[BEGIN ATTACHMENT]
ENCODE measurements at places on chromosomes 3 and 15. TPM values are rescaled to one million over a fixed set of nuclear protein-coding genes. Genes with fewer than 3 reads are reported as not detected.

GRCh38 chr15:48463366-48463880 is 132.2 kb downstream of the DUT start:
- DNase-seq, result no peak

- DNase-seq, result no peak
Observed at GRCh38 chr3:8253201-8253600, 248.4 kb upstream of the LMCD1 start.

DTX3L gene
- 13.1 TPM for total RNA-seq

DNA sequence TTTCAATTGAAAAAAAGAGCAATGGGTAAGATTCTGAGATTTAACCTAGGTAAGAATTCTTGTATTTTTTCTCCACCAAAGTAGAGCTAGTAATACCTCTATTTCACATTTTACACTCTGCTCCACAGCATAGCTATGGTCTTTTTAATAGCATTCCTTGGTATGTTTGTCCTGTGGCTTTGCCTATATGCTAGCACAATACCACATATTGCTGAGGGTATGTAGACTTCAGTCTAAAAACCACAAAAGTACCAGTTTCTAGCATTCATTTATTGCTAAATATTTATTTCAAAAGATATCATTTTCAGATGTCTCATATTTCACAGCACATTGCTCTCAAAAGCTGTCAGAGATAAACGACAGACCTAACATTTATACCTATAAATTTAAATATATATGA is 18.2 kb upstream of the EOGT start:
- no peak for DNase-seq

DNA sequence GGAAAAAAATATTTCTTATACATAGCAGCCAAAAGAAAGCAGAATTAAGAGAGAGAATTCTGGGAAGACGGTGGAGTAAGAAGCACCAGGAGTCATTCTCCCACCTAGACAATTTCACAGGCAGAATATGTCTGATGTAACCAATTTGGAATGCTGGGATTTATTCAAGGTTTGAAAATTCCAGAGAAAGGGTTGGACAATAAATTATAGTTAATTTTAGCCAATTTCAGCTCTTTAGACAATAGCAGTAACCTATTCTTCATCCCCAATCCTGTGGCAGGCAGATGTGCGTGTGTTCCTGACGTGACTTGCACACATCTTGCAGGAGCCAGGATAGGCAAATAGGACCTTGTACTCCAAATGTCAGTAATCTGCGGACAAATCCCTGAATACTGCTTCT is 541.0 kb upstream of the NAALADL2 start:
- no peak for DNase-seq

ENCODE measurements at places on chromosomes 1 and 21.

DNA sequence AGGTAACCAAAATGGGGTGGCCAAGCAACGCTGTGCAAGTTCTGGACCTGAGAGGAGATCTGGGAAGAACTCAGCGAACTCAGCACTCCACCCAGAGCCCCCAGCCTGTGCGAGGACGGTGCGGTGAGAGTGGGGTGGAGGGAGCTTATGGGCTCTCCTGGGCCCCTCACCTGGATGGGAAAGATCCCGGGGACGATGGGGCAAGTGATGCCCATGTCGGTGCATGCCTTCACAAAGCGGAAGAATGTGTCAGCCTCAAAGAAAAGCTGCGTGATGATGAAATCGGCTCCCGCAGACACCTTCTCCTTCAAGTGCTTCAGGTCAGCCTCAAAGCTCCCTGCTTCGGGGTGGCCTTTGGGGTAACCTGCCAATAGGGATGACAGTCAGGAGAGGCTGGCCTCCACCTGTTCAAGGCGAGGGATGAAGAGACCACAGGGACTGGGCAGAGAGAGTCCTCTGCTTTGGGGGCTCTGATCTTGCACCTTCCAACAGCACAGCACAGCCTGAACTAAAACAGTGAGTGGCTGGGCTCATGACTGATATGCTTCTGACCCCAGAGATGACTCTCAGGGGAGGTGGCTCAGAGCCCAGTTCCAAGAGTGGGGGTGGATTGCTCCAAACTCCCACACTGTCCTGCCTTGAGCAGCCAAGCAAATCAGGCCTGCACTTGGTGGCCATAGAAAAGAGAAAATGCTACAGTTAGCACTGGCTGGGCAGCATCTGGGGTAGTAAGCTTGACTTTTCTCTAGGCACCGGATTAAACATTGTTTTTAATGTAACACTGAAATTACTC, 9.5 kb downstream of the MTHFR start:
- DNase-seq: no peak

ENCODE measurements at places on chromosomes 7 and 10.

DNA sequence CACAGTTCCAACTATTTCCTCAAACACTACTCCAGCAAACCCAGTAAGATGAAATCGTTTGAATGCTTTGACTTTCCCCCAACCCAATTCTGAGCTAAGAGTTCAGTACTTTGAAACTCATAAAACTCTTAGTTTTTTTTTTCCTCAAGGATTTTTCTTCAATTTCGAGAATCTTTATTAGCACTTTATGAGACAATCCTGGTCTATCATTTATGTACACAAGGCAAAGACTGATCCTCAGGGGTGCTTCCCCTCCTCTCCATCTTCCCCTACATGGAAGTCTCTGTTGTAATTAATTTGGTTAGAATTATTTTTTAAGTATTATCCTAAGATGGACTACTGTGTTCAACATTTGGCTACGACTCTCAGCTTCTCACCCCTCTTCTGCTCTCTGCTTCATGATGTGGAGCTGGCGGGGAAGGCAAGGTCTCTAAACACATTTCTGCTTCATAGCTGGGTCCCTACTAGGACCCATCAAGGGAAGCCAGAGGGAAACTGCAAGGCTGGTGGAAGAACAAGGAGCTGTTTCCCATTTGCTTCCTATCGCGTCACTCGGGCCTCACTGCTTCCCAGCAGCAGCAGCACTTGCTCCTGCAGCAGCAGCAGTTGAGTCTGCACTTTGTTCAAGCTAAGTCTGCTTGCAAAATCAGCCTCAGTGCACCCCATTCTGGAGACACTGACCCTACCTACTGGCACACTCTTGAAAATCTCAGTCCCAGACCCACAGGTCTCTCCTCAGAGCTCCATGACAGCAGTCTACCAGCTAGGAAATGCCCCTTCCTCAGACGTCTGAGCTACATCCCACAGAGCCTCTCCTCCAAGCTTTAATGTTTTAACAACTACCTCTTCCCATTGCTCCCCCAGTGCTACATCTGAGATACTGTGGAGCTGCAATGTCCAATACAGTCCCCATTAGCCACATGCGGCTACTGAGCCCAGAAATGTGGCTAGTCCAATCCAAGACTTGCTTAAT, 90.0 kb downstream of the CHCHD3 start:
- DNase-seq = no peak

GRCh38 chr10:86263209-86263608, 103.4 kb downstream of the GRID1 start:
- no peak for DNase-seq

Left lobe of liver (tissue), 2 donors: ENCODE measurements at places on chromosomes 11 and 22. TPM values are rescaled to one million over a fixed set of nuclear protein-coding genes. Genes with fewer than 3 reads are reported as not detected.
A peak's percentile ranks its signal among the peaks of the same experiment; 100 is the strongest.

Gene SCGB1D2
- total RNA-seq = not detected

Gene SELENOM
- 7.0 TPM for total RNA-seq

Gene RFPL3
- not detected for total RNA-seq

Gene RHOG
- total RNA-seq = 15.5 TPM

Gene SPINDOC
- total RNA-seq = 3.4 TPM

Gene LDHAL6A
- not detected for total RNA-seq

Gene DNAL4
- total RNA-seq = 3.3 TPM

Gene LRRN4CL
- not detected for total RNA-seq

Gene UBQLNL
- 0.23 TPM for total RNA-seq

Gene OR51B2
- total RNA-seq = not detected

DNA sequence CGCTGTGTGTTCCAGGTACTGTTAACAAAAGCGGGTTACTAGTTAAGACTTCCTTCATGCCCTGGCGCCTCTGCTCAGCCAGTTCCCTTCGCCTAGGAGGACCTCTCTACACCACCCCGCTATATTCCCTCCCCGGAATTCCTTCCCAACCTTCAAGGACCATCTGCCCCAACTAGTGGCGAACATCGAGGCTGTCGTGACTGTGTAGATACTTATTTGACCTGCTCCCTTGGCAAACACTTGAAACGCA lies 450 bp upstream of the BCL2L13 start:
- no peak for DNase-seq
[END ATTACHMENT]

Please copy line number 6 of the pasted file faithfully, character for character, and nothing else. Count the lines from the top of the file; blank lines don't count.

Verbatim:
DTX3L gene